Street Food in Mongolia

Known as an adventure destination, Mongolia has become one of the fastest growing economies in the world because of the influx of foreign investments. Mongolia is known for its untapped minerals, extreme climate, and Genghis Khan. Mongolian food is mostly animal fat, meat, and dairy products. It is not known for its use of spices and vegetables. Yet the street food in Mongolia is a flourishing business but mostly during holidays and special events because in Mongolia, eating in public can be seen as a form of disrespect. This is why in many places in Mongolia, street food only comes out on special days. The exception to this is the capital city of Ulan Bator or Ulaanbaatar and in Naadam. In addition, many of the streets in other places are not paved which makes for unfavorable eating and cooking conditions. However, when the street food comes out, some of the food you can expect to find and should taste are:

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Khuushuur – This is a fried pastry filled with meat that is very common as street fare. It is the local version of Russia’s chiburekki or the Asian dumpling. However, it looks a lot like the Spanish empanada as well. The meat used is either beef or mutton and the steamed version is known as buuz.

Airag – This is a Mongolian drink made from fermented horse milk and has mild alcoholic content.  The traditional way of making this drink is by putting the milk in horse hide containers to allow it to ferment. The container is turned over several times during the day to agitate and prevent the milk from coagulating.

Khailmag – This is a tasty butter pastry made with filling. It has been described as the local version of crème brulee. It is caramelized pastry made from urum or clotted cream. When it is being cooked, the fat separates and is used to make candles or for frying.

The food most popular to the world is Mongolian barbeque which is a stir fry dish originally from Taiwan.  The Chinese created this dish as their take on what they thought was the traditional way of cooking Mongolian meat – in large chunks all together. Today’s modern version of Mongolian barbeque is a mish-mash or meats, seafood, and vegetables and is nothing like any traditional Mongolian dish.


Mongolia’s Food Culture And Street Food

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Mongolia is a country with no seas around its borders. It is locked in by East and Central Asia, Russia, and Inner Mongolia which in terms of food culture, makes for a very interesting adventure. Almost half of the country’s population lives in the main capital city of Ulan Bator.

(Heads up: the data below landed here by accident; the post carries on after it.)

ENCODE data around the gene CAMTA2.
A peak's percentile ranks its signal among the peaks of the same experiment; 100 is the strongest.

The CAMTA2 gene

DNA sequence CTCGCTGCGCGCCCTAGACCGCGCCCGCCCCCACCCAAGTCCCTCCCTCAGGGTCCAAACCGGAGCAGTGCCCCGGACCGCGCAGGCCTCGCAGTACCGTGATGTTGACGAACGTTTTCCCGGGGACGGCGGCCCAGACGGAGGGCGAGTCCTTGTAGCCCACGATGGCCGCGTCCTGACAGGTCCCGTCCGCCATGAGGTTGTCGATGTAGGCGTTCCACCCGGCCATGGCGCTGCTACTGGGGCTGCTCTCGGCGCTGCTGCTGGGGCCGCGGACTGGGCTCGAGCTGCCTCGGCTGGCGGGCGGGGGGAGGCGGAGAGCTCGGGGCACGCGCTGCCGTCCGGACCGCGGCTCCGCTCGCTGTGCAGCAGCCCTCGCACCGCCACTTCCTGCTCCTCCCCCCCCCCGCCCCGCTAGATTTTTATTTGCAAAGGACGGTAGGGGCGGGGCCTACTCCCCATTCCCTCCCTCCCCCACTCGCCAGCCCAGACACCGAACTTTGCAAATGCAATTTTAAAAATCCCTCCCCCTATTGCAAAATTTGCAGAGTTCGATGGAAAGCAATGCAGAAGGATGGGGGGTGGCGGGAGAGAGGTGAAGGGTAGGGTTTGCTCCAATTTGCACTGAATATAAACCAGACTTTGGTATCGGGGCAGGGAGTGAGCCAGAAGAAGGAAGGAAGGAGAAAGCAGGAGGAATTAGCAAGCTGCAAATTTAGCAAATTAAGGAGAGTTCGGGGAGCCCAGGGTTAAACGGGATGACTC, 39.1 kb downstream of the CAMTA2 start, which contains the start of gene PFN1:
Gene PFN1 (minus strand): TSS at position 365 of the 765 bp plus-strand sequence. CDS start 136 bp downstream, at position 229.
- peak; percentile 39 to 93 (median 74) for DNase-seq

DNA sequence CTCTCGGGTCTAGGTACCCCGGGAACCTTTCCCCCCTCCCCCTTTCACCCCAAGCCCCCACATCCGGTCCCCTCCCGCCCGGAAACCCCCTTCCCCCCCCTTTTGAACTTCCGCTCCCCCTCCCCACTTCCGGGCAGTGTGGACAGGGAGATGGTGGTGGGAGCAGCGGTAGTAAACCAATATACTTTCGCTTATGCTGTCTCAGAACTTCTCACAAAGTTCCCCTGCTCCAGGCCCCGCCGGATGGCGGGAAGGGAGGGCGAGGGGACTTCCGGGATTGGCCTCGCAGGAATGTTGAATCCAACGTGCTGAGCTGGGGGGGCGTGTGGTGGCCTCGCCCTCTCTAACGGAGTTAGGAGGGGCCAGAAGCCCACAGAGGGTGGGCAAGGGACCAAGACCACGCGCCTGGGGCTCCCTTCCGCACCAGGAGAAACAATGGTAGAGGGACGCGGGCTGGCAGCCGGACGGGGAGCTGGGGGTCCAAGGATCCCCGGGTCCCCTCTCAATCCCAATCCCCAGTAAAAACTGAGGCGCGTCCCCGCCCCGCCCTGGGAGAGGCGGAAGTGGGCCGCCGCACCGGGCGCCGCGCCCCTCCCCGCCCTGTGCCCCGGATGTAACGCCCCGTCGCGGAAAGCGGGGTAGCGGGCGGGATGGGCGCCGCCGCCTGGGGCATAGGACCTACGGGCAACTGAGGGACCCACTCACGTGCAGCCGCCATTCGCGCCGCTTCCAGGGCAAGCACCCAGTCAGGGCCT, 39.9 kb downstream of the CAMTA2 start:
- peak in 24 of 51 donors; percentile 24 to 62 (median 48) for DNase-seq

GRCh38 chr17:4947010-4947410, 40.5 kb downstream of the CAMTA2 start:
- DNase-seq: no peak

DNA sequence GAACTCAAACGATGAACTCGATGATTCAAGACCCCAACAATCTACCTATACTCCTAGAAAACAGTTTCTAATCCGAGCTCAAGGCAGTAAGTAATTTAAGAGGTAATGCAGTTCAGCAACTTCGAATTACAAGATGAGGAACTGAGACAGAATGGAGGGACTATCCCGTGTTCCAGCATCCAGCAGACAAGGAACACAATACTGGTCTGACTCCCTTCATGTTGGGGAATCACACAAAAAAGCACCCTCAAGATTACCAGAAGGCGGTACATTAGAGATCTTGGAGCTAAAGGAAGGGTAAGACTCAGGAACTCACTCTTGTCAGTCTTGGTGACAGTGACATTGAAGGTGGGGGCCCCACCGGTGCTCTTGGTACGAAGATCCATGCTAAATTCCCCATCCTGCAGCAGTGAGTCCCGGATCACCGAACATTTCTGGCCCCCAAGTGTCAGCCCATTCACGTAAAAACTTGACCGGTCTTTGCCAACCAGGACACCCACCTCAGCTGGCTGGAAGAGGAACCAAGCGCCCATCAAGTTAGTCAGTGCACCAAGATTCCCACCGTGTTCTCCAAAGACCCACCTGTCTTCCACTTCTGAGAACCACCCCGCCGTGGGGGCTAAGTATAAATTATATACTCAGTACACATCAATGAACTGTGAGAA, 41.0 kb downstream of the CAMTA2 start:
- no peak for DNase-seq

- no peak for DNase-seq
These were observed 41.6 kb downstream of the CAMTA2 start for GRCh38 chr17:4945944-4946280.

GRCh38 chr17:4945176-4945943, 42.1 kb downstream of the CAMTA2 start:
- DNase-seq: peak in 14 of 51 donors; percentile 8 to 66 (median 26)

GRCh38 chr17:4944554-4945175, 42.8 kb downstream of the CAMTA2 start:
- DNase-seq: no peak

Today, after decades of violent wars and encounters with its neighbors, Mongolia is the 19th largest country in the world with a meager population of 3.2 million. There is little agriculture and farming because of the lack of arable land. Yet one of their main industries is food processing. Also, it is considered by the UN Environmental Programme (UNEP) as being one of the countries that could end up supplying the world with food should a major global crisis occur.

The traditional food of Mongolia is known as the borts. It is air dried beef that is shaped into a ball. To eat, one must shave off the meat and cook in hot water to create a flavorful, protein-loaded beef soup. Many of other Mongolian food do not require refrigeration because the people use techniques handed down through the generations that preserves the food well for long periods.

The street food in Mongolia is ever-present in almost all residential streets in the country. The smell of food cooking seems to permeate through walls, windows and doors so much so that you are drawn to the street to sample the traditional food like bansh, khuushuur, and buuz.

Most Mongolian food consists of minced meat (beef , camel, mutton, horse, and even gazelle) coated in flour and seasoned well before being steamed, boiled, or fried. The servings are usually very generous and heavy since it contains a lot of meat.

You can expect food high in minerals and protein with less emphasis on vegetables and fruits. Milk is often used because they come from domestic farm animals. Some of the Mongolian food that uses milk from sheep, cows, goats, horses, and camels are the orom which is the cream from boiled milk, the aaruul or dried curds, airag or fermented horse milk, eetsgii or dried cheese, tarag or sour yoghurt, and nermel which is vodka from milk, among others. Milk products are prepared during the dry months and stored for use in long winter.

In the past 10 years, international cuisine has found its way into Mongolia so it is entirely possible to find Russian, Italian, Chinese, Korean, and Japanese restaurants around the main capital.